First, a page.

Washington: Scientists have converted human skin cells into specialised neurons that detect pain, itch, touch and other bodily sensations.
These neurons are also affected by spinal cord injury and are involved in Friedreich's ataxia, a devastating and currently incurable neurodegenerative disease that largely strikes children, researchers said.
The advance allows this broad class of human neurons and their sensory mechanisms to be studied relatively easily in the laboratory, said the team led by scientists from The Scripps Research Institute (TSRI).
"Following on the work of TSRI Professor Ardem Patapoutian, who has identified many of the genes that endow these neurons with selective responses to temperature, pain and pressure, we have found a way to produce induced sensory neurons from humans where these genes can be expressed in their 'normal' cellular environment," said associate Professor Kristin K Baldwin, an investigator in TSRI's Dorris Neuroscience Center.
"This method is rapid, robust and scalable. Therefore we hope that these induced sensory neurons will allow our group and others to identify new compounds that block pain and itch and to better understand and treat neurodegenerative disease and spinal cord injury," Baldwin said.
The neurons that can be made with the new technique normally reside in clusters called dorsal root ganglia (DRG) along the outer spine.
For the new study, the team used a cell-reprogramming technique (similar to those used to reprogramme skin cells into stem cells) to generate human DRG-type sensory neurons from ordinary skin cells called fibroblasts.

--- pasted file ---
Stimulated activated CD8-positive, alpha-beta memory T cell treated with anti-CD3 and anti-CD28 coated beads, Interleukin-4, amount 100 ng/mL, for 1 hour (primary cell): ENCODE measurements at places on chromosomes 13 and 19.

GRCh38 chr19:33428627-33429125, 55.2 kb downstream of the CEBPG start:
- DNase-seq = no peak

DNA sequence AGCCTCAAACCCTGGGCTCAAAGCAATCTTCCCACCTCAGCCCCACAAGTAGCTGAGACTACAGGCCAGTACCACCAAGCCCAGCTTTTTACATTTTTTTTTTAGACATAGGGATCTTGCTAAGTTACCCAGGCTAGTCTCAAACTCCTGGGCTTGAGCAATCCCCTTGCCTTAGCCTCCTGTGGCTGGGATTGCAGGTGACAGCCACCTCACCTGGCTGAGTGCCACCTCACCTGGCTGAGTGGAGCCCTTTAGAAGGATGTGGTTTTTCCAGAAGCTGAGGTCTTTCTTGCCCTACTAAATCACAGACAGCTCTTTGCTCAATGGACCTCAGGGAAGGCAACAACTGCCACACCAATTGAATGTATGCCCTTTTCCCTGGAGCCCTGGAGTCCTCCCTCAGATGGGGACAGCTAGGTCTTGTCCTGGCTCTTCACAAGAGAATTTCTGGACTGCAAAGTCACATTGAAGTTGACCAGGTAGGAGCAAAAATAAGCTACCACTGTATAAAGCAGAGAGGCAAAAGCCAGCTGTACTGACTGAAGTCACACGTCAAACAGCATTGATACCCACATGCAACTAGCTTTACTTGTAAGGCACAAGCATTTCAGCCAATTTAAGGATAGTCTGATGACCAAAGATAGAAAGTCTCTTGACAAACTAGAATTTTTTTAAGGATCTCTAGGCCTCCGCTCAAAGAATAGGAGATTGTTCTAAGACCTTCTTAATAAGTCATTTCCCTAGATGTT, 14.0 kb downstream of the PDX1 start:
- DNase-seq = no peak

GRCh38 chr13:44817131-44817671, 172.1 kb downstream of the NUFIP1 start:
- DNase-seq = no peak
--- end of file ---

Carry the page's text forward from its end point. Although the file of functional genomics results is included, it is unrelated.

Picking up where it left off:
The scientists examined previous experiments and identified several transcription factors - managerial proteins that switch on the activity of large sets of genes - that seemed crucial to the ability of immature neurons to develop into adult sensory neurons.
They found that the combination of the transcription factors Brn3a plus Ngn1, or Brn3a plus Ngn2, reprogrammed a significant percentage of the embryonic mouse fibroblasts into what looked - and acted - like mature DRG-type sensory neurons.
"We added compounds including capsaicin, which activates pain receptors on DRG neurons, and menthol, which activates cold receptors, and saw subsets of our induced neurons light up with activity just as real DRG neurons would," said co-lead author of the study Kevin T Eade.
Using the same recipes of transcription factors, the team was able to convert adult human fibroblasts, which are harder to reprogramme, into DRG neurons.
The conversion rate was lower, but the induced neurons seemed just as much like their natural counterparts as those produced from embryonic mouse fibroblasts.
The study is published in the journal Nature Neuroscience.